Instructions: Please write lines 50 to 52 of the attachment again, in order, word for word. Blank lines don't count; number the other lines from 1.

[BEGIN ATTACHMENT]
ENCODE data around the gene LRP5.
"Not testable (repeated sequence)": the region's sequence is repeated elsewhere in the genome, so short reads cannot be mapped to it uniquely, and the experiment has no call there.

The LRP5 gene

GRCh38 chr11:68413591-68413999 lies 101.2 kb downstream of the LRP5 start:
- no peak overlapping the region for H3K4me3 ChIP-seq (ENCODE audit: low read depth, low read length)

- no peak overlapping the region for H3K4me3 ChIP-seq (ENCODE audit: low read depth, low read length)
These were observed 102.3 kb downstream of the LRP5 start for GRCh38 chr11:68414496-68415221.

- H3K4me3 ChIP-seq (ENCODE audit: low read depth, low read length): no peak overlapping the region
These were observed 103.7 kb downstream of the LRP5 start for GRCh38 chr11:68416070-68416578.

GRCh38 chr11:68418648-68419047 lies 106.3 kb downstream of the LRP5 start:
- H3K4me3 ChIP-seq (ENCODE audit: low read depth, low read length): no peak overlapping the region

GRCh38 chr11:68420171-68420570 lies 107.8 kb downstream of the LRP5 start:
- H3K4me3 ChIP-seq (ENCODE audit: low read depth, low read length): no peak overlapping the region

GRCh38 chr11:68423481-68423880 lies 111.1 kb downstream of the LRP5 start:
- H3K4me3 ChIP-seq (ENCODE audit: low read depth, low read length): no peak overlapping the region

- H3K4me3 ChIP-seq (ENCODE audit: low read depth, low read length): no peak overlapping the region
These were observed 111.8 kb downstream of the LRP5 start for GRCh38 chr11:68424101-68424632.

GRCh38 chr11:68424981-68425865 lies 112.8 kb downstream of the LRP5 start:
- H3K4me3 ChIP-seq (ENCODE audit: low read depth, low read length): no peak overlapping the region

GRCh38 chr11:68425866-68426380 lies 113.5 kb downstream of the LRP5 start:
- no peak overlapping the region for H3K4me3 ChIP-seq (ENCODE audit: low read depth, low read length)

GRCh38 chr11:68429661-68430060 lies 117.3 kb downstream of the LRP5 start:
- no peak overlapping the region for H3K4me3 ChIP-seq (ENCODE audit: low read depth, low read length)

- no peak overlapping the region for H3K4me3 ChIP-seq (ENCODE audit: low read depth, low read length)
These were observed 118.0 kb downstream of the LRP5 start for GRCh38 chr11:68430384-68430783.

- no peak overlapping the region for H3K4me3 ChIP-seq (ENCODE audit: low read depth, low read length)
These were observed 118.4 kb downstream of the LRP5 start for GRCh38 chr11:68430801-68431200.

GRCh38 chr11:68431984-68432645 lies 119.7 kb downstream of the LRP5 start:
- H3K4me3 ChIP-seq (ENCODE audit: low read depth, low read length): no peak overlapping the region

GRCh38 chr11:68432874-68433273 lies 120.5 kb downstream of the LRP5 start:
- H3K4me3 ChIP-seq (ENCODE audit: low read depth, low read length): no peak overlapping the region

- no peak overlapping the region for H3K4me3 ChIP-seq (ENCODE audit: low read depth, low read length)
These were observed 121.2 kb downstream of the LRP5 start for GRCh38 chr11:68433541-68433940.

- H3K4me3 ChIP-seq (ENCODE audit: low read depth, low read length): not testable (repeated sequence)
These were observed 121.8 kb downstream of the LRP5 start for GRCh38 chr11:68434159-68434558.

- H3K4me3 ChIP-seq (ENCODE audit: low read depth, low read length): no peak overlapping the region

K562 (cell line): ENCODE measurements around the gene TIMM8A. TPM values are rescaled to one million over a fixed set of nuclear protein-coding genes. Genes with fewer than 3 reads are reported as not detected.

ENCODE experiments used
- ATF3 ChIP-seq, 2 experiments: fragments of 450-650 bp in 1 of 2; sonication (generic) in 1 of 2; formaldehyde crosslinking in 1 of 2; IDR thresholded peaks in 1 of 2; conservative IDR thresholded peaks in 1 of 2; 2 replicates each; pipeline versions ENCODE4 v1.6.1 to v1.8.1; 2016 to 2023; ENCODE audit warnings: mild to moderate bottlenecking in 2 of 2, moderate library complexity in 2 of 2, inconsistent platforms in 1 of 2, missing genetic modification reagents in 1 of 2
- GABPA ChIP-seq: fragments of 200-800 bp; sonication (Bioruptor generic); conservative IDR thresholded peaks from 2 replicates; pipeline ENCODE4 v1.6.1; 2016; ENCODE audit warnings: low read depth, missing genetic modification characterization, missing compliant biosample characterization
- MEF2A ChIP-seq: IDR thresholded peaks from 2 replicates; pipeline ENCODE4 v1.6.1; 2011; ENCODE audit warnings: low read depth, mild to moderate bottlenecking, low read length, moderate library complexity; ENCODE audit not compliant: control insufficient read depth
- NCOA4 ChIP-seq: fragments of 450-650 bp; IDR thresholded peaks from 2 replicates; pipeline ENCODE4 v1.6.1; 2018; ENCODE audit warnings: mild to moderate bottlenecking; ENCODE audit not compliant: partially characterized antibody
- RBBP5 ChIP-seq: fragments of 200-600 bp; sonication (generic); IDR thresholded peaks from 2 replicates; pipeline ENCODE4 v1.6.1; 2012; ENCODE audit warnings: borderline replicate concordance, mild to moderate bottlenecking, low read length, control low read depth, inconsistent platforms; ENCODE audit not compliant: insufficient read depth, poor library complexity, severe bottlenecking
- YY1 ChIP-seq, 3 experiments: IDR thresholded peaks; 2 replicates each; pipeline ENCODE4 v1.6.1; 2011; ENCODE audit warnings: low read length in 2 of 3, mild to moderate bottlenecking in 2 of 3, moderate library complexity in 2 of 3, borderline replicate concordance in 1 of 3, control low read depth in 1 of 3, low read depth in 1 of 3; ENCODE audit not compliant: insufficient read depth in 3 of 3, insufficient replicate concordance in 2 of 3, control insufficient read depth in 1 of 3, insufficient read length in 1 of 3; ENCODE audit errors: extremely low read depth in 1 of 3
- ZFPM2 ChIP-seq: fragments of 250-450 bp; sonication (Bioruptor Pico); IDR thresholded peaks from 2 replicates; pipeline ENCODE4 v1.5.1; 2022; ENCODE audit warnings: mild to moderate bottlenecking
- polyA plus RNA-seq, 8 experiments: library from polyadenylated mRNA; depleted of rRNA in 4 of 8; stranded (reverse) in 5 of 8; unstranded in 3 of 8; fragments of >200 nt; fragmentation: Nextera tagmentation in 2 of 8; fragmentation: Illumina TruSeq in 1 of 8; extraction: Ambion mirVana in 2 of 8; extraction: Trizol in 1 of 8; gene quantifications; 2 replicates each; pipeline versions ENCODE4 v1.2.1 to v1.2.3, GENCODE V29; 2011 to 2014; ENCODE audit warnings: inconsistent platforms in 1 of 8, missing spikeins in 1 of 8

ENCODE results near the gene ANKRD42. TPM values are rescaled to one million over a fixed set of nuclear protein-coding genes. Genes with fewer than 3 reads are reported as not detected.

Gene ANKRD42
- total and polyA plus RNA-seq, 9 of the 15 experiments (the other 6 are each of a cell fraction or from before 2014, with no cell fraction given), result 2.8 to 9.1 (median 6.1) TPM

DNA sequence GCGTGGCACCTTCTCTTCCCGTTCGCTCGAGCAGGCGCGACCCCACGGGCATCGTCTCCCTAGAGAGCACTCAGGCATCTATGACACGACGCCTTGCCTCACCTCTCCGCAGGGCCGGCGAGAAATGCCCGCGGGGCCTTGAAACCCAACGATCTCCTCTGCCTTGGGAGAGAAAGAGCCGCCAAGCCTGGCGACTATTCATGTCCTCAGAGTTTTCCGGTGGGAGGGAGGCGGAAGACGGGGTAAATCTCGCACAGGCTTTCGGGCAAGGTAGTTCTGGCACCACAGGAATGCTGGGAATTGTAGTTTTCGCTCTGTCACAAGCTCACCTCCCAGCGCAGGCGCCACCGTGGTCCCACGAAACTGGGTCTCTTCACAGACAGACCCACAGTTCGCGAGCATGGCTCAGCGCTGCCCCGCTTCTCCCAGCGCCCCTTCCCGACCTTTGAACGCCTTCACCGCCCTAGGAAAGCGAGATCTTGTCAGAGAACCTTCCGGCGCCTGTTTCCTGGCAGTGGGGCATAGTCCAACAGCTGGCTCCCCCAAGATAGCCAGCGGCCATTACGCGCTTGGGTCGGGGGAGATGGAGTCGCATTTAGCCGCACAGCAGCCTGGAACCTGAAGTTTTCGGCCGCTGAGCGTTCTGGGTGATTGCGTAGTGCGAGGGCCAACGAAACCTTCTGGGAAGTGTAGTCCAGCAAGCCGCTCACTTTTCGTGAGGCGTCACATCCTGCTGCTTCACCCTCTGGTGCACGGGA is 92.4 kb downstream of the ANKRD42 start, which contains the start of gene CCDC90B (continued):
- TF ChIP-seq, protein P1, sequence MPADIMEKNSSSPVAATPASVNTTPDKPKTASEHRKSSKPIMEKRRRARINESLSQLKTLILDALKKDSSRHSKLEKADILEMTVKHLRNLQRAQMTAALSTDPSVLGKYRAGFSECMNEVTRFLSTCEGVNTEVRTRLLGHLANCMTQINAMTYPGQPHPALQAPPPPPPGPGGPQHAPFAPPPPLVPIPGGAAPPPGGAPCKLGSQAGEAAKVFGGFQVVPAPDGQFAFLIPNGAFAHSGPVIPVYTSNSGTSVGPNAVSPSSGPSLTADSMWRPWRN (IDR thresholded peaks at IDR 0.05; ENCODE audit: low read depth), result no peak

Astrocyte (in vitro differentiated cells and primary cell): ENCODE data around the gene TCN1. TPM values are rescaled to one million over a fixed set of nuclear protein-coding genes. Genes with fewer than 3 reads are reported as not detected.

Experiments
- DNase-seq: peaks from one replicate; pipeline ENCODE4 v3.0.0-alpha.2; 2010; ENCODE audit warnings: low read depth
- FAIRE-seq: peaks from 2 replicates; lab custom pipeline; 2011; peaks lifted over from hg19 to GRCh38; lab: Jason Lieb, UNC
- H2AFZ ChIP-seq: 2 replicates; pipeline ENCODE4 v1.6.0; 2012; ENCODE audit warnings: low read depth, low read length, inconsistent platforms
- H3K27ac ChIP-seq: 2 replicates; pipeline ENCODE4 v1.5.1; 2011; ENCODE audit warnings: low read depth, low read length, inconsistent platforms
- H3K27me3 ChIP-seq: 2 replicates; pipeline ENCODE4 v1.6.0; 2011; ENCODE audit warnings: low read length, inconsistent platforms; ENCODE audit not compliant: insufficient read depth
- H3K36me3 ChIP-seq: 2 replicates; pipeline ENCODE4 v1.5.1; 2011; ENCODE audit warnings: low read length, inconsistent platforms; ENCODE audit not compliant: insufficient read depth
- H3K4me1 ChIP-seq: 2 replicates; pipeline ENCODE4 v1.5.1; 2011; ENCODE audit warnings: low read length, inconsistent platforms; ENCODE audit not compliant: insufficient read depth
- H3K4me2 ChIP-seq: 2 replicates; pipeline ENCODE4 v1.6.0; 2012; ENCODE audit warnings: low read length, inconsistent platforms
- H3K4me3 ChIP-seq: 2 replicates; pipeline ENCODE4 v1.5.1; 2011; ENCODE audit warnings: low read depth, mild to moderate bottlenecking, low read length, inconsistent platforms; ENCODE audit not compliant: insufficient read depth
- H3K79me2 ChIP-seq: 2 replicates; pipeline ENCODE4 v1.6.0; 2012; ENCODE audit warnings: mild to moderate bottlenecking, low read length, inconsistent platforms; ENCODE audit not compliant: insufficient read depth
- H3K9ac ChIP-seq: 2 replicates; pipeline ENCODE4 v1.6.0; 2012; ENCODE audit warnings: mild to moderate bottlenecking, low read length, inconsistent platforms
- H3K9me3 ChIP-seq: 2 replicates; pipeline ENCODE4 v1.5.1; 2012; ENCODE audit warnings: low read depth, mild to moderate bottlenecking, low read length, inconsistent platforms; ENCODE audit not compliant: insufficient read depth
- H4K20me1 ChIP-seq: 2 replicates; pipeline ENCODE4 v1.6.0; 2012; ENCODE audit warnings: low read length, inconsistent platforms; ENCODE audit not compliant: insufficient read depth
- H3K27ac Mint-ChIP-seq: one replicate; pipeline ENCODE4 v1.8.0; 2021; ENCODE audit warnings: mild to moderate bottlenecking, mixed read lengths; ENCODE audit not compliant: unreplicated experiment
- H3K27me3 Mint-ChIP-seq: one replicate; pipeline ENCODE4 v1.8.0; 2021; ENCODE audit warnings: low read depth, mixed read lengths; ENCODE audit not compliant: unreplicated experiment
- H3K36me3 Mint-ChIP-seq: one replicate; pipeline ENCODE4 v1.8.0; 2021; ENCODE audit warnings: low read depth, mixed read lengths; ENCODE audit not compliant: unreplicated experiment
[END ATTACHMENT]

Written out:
DNA sequence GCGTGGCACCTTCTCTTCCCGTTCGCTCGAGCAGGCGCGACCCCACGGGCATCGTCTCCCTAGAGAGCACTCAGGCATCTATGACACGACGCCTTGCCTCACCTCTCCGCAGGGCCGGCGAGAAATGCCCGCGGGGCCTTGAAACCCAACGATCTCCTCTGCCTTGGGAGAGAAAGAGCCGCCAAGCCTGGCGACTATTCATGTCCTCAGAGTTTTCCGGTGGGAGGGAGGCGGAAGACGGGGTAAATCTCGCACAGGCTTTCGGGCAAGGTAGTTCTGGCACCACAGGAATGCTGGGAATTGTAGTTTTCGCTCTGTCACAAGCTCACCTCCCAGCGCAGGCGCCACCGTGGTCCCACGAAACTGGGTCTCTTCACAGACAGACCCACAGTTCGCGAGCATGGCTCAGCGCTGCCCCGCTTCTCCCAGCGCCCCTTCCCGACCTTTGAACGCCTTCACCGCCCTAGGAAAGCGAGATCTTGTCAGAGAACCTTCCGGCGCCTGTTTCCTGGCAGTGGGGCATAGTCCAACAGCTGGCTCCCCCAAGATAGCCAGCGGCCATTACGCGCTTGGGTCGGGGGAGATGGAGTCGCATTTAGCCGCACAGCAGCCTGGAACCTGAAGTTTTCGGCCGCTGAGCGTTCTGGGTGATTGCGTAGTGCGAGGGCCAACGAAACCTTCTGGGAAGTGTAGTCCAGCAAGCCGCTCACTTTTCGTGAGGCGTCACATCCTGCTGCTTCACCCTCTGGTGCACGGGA is 92.4 kb downstream of the ANKRD42 start, which contains the start of gene CCDC90B (continued):
- TF ChIP-seq, protein P1, sequence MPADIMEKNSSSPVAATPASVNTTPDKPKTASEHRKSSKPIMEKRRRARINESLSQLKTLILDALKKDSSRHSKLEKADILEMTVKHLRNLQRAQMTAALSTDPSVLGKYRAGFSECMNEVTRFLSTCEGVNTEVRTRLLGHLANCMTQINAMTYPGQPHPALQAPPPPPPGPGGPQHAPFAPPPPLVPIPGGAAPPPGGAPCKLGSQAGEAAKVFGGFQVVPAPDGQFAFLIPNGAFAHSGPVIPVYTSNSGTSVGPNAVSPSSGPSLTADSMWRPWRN (IDR thresholded peaks at IDR 0.05; ENCODE audit: low read depth), result no peak

Astrocyte (in vitro differentiated cells and primary cell): ENCODE data around the gene TCN1. TPM values are rescaled to one million over a fixed set of nuclear protein-coding genes. Genes with fewer than 3 reads are reported as not detected.